But it’s nice to see that even the big budget movies have that same problem. Even with great actors they really do lack so much.

Of course music and VFX are a huge part of this but I think this really demonstrates how even the little foley sound effects that you wouldn’t normally think would make much of a difference really can help to tell the story.

For example at around 2:46 of this video one of the dwarfs shuts someone in what looks like a prison (I haven’t seen the movie yet). My first thought was, he hasn’t locked that the guy could just get out. But of course by simply adding a sound of a latch going in post the audience has a key story element that wasn’t ever told on set.

Or another example is the fight scenes. Ignoring the fact that a lot of the times they’re hitting each other with green batons. These scenes still appear and sound funny because there’s no sounds to back up the power of the weapons they’re meant to be using. Just adding metal clashing sounds and thuds would add so much more dramas to this piece.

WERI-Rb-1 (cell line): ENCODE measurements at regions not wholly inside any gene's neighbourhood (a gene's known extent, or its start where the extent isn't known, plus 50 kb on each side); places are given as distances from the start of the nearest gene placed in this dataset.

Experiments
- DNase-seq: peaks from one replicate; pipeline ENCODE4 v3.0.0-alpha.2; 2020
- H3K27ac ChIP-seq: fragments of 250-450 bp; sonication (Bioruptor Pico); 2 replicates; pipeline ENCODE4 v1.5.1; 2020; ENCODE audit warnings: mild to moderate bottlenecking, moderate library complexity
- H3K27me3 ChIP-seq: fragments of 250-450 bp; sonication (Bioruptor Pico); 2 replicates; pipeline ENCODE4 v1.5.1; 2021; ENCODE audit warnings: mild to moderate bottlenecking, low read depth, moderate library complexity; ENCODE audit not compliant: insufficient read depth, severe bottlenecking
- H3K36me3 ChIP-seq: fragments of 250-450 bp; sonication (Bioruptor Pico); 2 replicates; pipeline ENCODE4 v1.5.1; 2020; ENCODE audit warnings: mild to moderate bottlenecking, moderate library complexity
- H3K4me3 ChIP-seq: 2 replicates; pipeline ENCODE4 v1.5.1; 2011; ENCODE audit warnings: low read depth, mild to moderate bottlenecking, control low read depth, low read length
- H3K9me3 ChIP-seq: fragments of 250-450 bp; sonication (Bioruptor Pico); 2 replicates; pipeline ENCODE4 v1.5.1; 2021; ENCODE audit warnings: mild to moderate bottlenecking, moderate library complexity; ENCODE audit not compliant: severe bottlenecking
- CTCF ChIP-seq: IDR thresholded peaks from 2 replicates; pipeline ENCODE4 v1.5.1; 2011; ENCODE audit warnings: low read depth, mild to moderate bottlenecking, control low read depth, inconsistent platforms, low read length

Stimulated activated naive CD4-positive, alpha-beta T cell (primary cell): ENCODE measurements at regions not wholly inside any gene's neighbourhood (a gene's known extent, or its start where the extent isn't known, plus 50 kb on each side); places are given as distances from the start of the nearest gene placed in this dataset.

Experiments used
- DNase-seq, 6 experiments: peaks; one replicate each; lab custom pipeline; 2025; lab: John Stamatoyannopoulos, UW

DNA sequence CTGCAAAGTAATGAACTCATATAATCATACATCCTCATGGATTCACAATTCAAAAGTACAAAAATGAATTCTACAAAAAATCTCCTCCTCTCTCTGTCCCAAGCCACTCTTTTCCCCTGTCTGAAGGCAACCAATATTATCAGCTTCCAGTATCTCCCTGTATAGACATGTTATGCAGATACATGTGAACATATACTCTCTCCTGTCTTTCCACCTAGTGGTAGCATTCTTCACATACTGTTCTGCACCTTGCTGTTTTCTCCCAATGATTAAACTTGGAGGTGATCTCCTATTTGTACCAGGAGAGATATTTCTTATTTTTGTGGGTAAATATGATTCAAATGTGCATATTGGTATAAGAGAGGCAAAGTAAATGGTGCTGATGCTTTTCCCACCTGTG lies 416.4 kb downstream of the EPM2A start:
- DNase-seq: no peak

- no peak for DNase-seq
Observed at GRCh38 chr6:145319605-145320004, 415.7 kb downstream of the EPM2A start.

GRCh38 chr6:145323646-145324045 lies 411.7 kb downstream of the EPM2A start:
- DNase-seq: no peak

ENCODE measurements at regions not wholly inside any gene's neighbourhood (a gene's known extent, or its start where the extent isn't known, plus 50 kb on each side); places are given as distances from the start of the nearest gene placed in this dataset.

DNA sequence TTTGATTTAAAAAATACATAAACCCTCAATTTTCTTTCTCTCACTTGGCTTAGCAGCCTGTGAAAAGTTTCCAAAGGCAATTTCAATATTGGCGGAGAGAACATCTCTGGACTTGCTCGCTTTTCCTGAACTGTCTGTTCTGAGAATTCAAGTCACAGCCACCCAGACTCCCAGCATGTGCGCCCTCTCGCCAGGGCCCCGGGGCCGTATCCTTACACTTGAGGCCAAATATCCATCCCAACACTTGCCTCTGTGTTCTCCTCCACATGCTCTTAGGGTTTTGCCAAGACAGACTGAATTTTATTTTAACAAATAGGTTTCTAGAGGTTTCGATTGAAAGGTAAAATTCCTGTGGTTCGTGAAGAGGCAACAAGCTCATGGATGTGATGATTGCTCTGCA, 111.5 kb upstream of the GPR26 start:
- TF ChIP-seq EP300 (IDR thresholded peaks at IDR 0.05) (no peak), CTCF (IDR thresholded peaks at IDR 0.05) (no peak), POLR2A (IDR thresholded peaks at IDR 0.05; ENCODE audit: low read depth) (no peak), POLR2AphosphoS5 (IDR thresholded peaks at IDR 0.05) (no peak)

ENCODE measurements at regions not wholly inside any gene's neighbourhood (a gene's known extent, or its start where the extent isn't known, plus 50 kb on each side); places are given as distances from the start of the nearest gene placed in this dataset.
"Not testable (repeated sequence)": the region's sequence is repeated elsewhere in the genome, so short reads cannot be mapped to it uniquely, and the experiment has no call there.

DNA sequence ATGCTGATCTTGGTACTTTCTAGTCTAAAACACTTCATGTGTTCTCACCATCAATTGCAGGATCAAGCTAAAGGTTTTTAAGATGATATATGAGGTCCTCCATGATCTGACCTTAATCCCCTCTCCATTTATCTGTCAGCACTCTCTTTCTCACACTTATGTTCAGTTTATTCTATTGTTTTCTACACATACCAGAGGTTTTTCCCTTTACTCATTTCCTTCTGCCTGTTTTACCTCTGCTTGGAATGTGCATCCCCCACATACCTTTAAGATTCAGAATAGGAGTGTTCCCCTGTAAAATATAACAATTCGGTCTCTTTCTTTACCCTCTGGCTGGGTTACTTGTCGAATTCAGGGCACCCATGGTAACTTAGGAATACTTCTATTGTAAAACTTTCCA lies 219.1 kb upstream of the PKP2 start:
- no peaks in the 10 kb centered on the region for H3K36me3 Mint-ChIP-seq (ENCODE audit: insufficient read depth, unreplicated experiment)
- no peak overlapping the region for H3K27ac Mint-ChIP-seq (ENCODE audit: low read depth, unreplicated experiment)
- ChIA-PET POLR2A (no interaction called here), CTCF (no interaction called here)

The other great thing about watching these videos is it really goes to show how much has to be added in post in terms of VFX.

The Hobbit and LOTR were known for shooting a lot on real sets and trying to keep as much stuff in camera as possible. I really believe this is the best approach. One only has to watch things like The Phantom Menace to realise the difference in an actors performance.

But no matter how much is shot on set, there’s still so much to do in post. There’s the obvious stuff like adding vast vistas to the background. Or adding a dragon to the pile of gold. These all take a hell of a lot of work and a hell of a lot of very talented artists.